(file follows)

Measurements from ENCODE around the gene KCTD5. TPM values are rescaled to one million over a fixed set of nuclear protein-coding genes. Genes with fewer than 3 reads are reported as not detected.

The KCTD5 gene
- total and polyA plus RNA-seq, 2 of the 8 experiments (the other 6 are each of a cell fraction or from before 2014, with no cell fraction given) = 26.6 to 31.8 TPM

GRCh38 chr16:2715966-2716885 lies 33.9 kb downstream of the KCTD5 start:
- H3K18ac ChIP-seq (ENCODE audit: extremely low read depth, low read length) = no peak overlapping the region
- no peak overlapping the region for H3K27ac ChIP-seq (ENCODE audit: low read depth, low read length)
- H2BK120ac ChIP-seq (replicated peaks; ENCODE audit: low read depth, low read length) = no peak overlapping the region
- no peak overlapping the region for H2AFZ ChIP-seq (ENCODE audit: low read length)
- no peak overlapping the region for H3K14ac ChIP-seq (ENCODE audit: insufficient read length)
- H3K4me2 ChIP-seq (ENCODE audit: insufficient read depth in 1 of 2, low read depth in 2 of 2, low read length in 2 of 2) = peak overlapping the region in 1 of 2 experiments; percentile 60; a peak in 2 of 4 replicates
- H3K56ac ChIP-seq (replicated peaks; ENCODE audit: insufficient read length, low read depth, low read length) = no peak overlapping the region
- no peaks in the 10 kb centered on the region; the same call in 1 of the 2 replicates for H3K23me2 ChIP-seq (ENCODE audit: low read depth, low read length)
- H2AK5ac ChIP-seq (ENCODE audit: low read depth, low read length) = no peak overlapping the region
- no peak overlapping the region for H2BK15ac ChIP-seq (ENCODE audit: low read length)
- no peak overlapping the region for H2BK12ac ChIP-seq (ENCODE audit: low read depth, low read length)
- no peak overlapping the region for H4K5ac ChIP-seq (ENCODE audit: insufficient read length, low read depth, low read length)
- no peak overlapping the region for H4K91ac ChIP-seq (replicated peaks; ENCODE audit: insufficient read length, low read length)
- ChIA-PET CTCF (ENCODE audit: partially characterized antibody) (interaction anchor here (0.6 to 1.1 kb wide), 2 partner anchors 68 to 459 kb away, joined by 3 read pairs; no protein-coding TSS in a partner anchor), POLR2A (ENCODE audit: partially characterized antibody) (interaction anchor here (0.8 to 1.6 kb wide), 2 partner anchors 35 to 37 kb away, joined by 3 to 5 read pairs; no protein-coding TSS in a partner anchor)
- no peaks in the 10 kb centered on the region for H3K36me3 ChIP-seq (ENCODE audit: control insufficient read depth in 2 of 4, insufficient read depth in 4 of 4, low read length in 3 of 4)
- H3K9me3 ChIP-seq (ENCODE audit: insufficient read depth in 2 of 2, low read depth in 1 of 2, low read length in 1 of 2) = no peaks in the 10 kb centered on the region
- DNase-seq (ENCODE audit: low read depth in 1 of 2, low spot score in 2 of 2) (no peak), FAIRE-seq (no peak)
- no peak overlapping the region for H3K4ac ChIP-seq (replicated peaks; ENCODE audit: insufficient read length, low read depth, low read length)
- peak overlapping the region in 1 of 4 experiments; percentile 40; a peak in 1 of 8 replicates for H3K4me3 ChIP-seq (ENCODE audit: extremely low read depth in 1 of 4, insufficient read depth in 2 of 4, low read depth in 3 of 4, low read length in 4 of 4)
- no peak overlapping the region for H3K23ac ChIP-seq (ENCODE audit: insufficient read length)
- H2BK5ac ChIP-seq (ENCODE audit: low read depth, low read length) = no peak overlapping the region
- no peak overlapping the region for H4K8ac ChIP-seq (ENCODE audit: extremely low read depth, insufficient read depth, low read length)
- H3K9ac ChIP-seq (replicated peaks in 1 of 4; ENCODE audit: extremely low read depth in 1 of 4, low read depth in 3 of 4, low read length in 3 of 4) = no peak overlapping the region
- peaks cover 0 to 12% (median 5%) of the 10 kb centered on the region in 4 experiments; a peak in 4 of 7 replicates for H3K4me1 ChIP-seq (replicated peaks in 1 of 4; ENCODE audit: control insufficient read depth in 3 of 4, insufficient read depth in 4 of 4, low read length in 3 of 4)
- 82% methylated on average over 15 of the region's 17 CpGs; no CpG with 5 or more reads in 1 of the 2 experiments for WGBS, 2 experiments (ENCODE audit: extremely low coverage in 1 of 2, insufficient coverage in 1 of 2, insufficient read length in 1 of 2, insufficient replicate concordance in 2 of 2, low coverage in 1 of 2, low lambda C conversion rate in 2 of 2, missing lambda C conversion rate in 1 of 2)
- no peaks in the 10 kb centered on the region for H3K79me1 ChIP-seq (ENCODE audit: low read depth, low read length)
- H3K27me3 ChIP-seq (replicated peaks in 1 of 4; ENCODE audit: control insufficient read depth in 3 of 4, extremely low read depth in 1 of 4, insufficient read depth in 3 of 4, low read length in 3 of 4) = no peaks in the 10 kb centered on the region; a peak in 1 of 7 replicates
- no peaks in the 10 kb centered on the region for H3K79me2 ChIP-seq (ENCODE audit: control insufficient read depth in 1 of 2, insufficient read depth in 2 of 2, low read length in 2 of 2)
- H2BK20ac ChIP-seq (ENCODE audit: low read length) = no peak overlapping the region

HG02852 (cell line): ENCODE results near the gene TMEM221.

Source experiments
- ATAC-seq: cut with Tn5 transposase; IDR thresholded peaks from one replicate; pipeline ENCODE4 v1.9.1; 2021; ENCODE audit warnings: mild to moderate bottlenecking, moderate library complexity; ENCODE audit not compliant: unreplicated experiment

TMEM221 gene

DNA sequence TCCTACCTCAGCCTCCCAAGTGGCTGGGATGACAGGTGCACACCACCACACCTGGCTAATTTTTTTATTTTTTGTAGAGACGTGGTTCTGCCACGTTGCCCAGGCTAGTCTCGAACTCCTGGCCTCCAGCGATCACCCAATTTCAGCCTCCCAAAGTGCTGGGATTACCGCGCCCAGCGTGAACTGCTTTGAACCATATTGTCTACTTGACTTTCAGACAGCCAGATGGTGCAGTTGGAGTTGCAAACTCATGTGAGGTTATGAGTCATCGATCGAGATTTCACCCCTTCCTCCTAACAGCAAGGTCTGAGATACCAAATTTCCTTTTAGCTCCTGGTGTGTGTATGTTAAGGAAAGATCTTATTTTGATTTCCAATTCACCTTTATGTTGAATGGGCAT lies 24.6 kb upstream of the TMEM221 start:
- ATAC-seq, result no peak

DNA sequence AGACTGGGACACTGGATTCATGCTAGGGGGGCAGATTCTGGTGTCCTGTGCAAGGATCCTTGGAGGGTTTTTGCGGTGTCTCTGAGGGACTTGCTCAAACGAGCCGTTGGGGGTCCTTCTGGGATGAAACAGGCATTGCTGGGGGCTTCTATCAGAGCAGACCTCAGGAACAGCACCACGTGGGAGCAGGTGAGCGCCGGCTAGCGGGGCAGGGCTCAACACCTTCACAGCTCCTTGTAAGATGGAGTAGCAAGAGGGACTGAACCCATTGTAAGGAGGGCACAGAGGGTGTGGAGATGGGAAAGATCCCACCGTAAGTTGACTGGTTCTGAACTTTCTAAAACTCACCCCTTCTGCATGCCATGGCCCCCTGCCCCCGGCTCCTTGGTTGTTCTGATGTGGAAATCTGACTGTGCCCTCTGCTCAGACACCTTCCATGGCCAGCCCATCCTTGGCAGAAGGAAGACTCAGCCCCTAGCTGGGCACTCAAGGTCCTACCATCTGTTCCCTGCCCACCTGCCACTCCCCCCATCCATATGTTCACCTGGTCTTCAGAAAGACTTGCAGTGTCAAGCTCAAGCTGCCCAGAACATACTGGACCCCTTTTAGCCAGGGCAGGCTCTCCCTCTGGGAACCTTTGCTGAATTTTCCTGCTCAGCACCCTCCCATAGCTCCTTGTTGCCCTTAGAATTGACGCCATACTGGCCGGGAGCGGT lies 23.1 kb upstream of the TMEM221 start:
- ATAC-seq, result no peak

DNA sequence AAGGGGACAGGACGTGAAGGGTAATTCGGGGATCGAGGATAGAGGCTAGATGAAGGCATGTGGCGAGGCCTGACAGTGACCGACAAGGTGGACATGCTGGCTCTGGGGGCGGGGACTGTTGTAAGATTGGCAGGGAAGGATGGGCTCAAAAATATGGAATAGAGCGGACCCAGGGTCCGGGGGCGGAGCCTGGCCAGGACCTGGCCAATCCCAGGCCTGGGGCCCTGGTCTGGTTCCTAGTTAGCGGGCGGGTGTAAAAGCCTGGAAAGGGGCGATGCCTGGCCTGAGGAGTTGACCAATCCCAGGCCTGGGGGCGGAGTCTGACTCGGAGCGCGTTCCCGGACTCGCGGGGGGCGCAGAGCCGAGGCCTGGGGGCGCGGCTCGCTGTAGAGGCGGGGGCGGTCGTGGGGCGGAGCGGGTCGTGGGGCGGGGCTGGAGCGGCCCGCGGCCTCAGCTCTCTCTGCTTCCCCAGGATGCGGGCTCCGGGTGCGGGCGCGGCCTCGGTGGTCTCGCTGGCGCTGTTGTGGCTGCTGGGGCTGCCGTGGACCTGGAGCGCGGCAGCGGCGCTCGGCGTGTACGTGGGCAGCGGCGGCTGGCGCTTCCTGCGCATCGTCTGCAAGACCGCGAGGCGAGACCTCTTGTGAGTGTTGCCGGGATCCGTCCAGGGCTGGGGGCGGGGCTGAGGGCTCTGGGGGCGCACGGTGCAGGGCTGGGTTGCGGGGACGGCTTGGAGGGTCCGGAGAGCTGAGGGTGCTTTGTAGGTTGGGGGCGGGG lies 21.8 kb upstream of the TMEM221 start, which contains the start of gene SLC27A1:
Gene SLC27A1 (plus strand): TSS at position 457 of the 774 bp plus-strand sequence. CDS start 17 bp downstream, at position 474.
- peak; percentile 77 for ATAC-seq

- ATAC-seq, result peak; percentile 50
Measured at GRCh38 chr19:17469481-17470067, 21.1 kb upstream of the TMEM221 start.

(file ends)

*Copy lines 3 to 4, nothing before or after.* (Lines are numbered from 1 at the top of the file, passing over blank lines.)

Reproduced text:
- total and polyA plus RNA-seq, 2 of the 8 experiments (the other 6 are each of a cell fraction or from before 2014, with no cell fraction given) = 26.6 to 31.8 TPM

GRCh38 chr16:2715966-2716885 lies 33.9 kb downstream of the KCTD5 start: